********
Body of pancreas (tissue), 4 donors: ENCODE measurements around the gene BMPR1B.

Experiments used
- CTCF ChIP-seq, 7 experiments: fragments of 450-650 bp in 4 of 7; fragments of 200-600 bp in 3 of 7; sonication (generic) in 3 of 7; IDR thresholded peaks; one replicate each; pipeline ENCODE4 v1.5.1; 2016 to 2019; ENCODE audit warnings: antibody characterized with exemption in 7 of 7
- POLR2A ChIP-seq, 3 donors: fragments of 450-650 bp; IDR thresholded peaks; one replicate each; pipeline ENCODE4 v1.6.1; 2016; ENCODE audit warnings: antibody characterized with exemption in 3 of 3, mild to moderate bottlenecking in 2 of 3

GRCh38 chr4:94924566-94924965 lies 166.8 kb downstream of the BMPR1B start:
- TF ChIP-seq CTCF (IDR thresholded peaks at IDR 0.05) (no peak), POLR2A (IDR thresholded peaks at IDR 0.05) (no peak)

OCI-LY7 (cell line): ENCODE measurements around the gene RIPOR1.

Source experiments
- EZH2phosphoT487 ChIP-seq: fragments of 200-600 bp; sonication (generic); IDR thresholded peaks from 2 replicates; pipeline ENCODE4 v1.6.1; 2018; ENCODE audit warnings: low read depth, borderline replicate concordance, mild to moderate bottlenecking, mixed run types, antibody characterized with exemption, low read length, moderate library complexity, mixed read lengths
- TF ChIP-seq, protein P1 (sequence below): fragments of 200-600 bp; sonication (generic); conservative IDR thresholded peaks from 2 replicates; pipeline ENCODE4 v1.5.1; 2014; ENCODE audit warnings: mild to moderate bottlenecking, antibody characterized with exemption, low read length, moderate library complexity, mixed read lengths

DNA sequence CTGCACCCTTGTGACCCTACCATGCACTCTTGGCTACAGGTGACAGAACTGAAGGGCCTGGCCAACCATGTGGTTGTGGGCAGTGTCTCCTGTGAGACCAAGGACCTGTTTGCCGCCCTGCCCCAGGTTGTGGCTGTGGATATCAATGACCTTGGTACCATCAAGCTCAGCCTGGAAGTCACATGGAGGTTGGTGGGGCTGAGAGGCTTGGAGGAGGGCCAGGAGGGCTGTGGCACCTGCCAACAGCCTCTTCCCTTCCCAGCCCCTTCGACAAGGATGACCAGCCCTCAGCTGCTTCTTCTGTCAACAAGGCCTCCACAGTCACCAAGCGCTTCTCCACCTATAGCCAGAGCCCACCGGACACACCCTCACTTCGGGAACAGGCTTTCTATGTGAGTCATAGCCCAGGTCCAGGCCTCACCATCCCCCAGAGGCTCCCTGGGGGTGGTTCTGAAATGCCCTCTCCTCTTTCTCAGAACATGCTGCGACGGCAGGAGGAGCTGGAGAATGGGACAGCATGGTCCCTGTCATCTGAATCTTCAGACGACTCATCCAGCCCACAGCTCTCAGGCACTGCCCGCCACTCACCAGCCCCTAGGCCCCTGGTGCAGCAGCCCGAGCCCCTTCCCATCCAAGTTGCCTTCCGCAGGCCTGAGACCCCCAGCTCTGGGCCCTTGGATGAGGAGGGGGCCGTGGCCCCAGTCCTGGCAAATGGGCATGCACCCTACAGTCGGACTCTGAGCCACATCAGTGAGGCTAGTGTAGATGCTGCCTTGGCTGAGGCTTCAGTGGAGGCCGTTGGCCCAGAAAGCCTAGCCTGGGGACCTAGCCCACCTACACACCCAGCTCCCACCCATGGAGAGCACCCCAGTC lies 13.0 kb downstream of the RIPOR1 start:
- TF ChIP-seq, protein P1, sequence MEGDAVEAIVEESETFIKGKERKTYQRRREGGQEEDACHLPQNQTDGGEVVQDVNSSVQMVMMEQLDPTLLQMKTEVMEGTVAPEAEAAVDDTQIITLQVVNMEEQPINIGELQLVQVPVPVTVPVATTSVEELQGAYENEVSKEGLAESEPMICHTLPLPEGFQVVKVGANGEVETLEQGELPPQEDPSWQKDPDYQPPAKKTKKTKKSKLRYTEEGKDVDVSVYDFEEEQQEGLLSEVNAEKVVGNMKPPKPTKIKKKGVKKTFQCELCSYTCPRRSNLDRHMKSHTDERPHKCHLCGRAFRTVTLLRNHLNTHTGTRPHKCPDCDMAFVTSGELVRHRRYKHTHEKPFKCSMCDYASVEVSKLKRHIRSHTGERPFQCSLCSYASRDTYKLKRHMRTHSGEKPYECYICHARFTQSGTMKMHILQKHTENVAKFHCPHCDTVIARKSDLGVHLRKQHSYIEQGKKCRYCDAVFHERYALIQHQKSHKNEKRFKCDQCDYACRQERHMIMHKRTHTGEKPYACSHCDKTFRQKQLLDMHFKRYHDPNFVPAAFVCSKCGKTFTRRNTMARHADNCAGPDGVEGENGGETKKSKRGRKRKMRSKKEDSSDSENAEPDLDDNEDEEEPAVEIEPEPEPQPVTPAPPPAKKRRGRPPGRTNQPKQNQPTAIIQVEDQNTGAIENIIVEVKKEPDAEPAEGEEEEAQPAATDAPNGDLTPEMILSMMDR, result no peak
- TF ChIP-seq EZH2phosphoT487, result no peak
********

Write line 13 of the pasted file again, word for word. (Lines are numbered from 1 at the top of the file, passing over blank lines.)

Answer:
- TF ChIP-seq EZH2phosphoT487, result no peak